Nanotech Grant is up for Renewal

07/09/2008
By From the Lowell Sun

By Dan O'Brien

LOWELL -- A collaboration for nanotechnology research that includes UMass Lowell has been recommended for renewal of a five-year, $12.4 million grant from the National Science Foundation, officials say.

Funds would be applied toward the so-called Center for High-rate Nanomanufacturing, a virtual campus and collaboration between UMass Lowell, Northeastern University and the University of New Hampshire.

Joey Mead, professor in the Plastics Engineering Department at UMass Lowell and deputy director of the nanotech collaboration, cautioned that winning renewal was not yet guaranteed. Nevertheless, "We're really excited, we couldn't be happier. It's wonderful for the university."

A spokesman from NSF didn't return a call for comment yesterday.

The center was established in 2004 with another $12.4 million grant from the NSF. That grant is due to expire next year.

Nanotechnology, sometimes referred to as the "small science," is the study and application of tiny particles between one and 100 nanometers large; a nanometer is one-billionth of a meter. The field is seen as holding considerable promise for research breakthroughs and economic growth.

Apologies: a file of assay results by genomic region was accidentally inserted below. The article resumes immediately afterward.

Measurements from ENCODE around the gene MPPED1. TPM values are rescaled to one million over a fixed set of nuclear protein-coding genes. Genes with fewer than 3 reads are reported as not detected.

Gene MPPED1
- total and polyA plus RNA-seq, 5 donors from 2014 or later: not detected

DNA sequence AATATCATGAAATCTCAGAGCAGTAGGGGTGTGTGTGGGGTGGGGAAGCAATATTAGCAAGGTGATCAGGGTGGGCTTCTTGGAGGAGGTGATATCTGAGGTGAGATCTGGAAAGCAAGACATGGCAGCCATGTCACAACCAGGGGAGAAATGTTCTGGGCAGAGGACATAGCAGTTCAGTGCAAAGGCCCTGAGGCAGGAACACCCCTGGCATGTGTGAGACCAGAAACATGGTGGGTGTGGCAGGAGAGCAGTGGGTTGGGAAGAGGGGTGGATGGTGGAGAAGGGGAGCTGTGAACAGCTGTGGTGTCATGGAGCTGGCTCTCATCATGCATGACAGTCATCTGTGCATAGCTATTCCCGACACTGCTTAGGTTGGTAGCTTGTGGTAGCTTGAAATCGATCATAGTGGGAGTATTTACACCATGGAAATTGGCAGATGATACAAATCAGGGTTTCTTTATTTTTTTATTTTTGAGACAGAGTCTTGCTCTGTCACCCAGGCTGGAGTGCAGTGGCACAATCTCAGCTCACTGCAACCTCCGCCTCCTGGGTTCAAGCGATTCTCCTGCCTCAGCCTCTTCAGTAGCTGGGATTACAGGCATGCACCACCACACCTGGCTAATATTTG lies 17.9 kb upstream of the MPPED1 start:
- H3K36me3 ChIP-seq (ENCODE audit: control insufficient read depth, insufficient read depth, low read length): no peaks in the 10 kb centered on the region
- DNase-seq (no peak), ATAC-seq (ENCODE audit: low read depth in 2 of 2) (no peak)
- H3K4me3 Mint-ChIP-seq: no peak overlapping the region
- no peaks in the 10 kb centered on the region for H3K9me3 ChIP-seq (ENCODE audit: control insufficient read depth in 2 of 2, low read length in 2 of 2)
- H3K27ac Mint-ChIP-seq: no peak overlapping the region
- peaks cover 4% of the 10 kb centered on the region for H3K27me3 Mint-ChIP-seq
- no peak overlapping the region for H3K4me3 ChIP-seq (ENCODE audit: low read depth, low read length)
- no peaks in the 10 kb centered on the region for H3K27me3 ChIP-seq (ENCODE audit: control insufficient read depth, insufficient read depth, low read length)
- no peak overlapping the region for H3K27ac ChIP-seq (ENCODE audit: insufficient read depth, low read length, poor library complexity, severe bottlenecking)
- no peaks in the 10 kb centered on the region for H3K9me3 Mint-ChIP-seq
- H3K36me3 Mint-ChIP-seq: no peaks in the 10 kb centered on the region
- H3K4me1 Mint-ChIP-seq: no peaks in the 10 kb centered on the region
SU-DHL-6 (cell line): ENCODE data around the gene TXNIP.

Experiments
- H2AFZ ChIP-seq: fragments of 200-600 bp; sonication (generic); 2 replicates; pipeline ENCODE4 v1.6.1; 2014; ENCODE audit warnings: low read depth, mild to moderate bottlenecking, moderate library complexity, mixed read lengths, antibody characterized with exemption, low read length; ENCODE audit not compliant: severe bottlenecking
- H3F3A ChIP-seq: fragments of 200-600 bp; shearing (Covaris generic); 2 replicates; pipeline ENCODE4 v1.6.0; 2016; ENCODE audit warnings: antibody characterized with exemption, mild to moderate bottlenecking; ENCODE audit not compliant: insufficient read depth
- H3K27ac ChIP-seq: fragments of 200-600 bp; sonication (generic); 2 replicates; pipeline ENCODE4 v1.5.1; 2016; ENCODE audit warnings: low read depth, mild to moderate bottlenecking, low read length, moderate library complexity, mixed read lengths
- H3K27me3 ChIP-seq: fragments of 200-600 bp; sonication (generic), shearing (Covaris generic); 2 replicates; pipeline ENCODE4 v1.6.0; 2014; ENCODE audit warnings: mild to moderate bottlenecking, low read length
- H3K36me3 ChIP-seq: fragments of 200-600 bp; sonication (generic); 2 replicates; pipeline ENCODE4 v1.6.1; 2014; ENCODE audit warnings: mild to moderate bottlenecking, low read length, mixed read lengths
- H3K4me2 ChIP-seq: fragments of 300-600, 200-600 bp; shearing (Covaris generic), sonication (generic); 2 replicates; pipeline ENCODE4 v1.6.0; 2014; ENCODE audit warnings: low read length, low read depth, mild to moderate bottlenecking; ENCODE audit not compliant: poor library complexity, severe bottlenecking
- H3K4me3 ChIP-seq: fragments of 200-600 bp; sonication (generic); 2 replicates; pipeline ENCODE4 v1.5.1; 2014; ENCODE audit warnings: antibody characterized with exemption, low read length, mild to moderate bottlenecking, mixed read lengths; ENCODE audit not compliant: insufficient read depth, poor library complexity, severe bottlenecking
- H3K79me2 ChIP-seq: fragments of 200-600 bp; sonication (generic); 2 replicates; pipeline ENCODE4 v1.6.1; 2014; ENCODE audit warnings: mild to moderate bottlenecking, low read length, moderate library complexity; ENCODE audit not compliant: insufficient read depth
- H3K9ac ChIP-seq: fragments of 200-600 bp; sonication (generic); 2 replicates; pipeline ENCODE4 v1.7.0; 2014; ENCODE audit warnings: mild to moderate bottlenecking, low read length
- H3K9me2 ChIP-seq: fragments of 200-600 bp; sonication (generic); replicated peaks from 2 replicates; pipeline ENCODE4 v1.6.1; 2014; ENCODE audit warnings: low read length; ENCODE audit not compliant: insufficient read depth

Mead said the collaboration has been able to develop a suite of nanomanufacturing tools involving particles, tubes and polymers.

"We believe this research will accelerate the pace of nanomamufacturing, and that industry will easily adopt it," she said.

The center is collaborating with two private companies to develop manufacturing processes using nanotechnology -- computer memory chips with Woburn-based Nantero Inc., and biosensors with Triton Biosystems Inc., which recently merged with Oncologic to form Berkeley, Calif.-based Aduro Biotech.
 
Mead also said the collaboration has been able to study the environmental and health aspects of nanotechnology.

Last fall, UMass Lowell announced plans for its Emerging Technologies and Innovation Center, which is expected house at least some of the Center for High-rate Nanomanufacturing. The project, which UMass Lowell estimated to cost $80 million, is expected to open in the fall of 2011.